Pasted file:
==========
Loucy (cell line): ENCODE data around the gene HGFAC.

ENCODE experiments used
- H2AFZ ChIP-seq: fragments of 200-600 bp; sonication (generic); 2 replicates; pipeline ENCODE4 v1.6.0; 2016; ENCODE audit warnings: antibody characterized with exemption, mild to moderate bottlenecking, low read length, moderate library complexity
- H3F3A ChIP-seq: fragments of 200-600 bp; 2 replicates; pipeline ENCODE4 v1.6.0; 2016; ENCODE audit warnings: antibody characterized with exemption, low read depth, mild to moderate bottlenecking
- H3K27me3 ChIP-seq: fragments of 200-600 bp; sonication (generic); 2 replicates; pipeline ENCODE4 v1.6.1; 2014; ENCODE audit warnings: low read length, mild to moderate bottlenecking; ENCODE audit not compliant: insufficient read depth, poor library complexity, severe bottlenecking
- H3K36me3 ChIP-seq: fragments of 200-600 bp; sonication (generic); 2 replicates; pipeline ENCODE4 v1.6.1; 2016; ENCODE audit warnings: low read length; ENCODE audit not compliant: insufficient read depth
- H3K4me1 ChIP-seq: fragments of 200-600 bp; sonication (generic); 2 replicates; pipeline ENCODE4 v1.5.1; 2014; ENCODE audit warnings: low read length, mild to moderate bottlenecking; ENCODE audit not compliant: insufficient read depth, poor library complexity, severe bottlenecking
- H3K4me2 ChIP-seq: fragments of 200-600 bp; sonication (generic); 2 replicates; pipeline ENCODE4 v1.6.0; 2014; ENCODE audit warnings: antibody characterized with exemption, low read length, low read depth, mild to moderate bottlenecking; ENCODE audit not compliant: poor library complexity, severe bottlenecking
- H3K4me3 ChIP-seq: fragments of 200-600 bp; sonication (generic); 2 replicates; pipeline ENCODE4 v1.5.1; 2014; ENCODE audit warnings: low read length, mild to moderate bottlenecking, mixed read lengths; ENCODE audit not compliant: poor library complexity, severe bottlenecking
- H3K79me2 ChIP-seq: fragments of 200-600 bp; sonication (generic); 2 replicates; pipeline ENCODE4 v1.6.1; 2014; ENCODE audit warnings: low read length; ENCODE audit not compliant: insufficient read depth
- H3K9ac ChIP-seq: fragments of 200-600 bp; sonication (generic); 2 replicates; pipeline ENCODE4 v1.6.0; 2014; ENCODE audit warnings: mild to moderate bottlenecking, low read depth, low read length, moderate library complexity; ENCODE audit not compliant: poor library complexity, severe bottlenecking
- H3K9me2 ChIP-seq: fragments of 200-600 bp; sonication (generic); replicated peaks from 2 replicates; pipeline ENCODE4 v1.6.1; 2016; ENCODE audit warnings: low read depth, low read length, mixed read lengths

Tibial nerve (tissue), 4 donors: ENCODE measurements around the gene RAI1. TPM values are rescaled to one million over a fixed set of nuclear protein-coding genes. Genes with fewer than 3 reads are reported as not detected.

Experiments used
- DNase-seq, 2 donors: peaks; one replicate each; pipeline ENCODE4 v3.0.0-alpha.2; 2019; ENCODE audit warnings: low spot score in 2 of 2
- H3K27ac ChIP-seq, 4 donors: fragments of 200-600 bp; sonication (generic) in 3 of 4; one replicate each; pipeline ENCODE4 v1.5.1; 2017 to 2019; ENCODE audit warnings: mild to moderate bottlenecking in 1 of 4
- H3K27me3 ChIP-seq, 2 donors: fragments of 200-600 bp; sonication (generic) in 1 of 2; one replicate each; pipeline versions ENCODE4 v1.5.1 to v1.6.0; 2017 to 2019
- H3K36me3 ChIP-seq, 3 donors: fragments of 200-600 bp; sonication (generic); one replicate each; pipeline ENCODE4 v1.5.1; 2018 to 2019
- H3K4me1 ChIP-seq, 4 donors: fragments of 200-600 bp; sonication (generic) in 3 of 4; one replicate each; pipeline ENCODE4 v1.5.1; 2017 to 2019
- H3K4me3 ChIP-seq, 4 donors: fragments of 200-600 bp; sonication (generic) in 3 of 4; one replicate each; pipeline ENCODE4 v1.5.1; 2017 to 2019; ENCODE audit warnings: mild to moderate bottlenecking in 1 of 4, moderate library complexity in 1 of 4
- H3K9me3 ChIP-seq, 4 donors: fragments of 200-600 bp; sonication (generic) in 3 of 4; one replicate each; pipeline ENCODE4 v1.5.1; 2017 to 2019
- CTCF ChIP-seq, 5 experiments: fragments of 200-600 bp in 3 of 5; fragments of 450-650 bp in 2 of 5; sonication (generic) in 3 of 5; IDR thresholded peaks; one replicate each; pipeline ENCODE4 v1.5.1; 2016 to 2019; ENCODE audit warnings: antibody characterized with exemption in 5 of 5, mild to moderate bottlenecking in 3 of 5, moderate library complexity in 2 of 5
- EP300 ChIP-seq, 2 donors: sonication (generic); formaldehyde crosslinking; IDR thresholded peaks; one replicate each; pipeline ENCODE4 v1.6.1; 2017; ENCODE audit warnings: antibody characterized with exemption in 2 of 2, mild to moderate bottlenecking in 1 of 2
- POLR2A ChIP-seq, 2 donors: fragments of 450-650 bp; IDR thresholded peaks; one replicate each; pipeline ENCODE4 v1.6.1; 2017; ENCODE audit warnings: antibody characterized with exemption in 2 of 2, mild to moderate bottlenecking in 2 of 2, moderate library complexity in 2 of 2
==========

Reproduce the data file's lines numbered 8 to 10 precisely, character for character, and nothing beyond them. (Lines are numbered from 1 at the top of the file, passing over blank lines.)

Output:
- H3K4me2 ChIP-seq: fragments of 200-600 bp; sonication (generic); 2 replicates; pipeline ENCODE4 v1.6.0; 2014; ENCODE audit warnings: antibody characterized with exemption, low read length, low read depth, mild to moderate bottlenecking; ENCODE audit not compliant: poor library complexity, severe bottlenecking
- H3K4me3 ChIP-seq: fragments of 200-600 bp; sonication (generic); 2 replicates; pipeline ENCODE4 v1.5.1; 2014; ENCODE audit warnings: low read length, mild to moderate bottlenecking, mixed read lengths; ENCODE audit not compliant: poor library complexity, severe bottlenecking
- H3K79me2 ChIP-seq: fragments of 200-600 bp; sonication (generic); 2 replicates; pipeline ENCODE4 v1.6.1; 2014; ENCODE audit warnings: low read length; ENCODE audit not compliant: insufficient read depth